You'll probably never meet your hotel's general manager unless you're staying in a place such as the Carlton Hotel in St. Moritz. GMs work behind the scenes in most hotels, dealing with finances and human resources and other day-to-day operations and crises. At the Carlton, the GM used to live in an apartment just off the lobby, and made it a point to greet each arriving guest personally, no matter the time of day (he now lives outside the hotel). That kind of personal attention is rare in a large hotel, but even if your GM has other things to worry about, one day he or she might step in and save the day. One might find a home for the abandoned puppy you rescued from the street. Another might resolve a long-simmering family crisis. Or one might even bring you home to meet his parents.
Tim Welland, now the GM at the Alpina Grand in Gstaad, Switzerland, recalls the American family traveling with two young daughters, who were staying at the Amanjena in Marrakech, one of the many hotels he's helmed over the years. "They had found an orphaned puppy, at the time not much larger than a hamster, on the side of the road," he says. "They named her Pucci and took good care of her for several days, thinking that they would be able to take her back home with them, but were heartbroken when doing so proved complicated, involving months of paperwork and quarantine." So Welland adopted the pup instead. "Pucci grew up happy and healthy and ended up being much larger than expected, living the life of a well-known hotel dog, a favorite among staff and guests, and traveled the world with me for several years," he says.
And Pucci's would-be adoptive parents? "The family coordinates their travels with hers, so they see each other quite often."
Then there's the story of the woman vacationing alone for two weeks at the Four Seasons in Bali. It's unusual for a single woman, or man for that matter, to vacation at a romantic resort where many guests celebrate honeymoons, especially not for a 14-day stay. "It was so odd," says the general manager, Uday Rao. "People come here as couples, never solo." Naturally he was curious, but he proceeded carefully, not wanting to intrude. "She was eating alone each night, keeping to herself. Eventually I learned what was going on. Her husband had just died and she hadn't spoken to her only child, her son, for years, after a falling out, the nature of which we didn't go into." Bali is a magical and mystical place, and it happened that he knew of a spiritual healer he had once engaged to sort out a situation of his own. The woman made an appointment. "A few days later," Rao says, "she told me that she had called her son and they'd made arrangements to meet soon after she returned home."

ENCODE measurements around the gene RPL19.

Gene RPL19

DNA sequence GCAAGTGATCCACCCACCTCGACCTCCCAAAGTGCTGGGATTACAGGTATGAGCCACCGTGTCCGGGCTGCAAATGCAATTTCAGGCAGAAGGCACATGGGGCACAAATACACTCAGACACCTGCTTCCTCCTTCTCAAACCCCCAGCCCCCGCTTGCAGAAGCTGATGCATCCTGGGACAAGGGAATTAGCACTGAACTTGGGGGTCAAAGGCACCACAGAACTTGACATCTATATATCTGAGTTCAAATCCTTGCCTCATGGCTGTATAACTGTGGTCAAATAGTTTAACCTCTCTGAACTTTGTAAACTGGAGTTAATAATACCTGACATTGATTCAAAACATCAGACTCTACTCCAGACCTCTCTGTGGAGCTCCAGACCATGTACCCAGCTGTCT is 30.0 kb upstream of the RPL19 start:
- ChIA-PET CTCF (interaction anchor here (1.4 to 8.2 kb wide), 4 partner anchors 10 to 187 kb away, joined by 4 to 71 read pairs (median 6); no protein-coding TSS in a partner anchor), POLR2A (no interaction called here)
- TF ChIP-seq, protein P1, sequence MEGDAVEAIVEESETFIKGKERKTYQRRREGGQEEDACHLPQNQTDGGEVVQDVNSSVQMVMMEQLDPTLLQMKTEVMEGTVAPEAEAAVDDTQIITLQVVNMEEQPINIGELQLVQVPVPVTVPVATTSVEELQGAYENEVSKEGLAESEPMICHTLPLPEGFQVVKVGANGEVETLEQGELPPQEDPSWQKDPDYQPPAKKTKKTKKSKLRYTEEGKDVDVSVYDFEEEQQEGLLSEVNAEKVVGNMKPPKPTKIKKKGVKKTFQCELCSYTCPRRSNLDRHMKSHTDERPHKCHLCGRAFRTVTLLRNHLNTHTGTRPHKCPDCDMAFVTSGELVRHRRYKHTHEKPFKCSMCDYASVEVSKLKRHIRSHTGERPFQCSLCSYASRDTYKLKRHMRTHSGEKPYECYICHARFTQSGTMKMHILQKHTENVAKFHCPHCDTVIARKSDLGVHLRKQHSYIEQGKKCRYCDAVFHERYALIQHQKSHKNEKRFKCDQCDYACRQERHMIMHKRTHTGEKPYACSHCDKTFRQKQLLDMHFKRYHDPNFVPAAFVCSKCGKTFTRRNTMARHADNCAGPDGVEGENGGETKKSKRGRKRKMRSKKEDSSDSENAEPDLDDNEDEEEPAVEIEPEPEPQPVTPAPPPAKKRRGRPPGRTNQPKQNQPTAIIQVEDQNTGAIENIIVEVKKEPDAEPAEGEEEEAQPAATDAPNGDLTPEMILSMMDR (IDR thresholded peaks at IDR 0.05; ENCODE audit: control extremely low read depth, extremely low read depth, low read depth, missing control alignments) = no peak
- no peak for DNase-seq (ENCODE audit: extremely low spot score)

Alvaro Rey, currently GM at the Intercontinental London, tells how he took matters into his own hands when he managed a hotel in Amman, Jordan. It was a holiday weekend and not only had all his rooms been reserved but the entire city was sold out. By Friday evening, all but four rooms had checked in. He waited until 6 p.m., the standard hour when unclaimed reservations are released if not guaranteed by credit card. "I told them to release two of the four rooms and they sold immediately," he recalls. "Then at 10 p.m. I released the final two. They, too, sold immediately. And then, at 11 p.m., a car pulls up and inside is a weary family of four, exhausted from a long drive, with a now-canceled reservation."
There was only one thing do to. Follow me in my car, Rey told the weary travelers, and after a short drive he installed them in two bedrooms in a private apartment, handed them towels, told them he'd check with them in the morning. Before leaving, he slipped a note under the door of a third bedroom, whose occupants were fast asleep at that late hour.
"Please feed them when they wake," it read. "Their room rate includes breakfast. Thanks Mom!"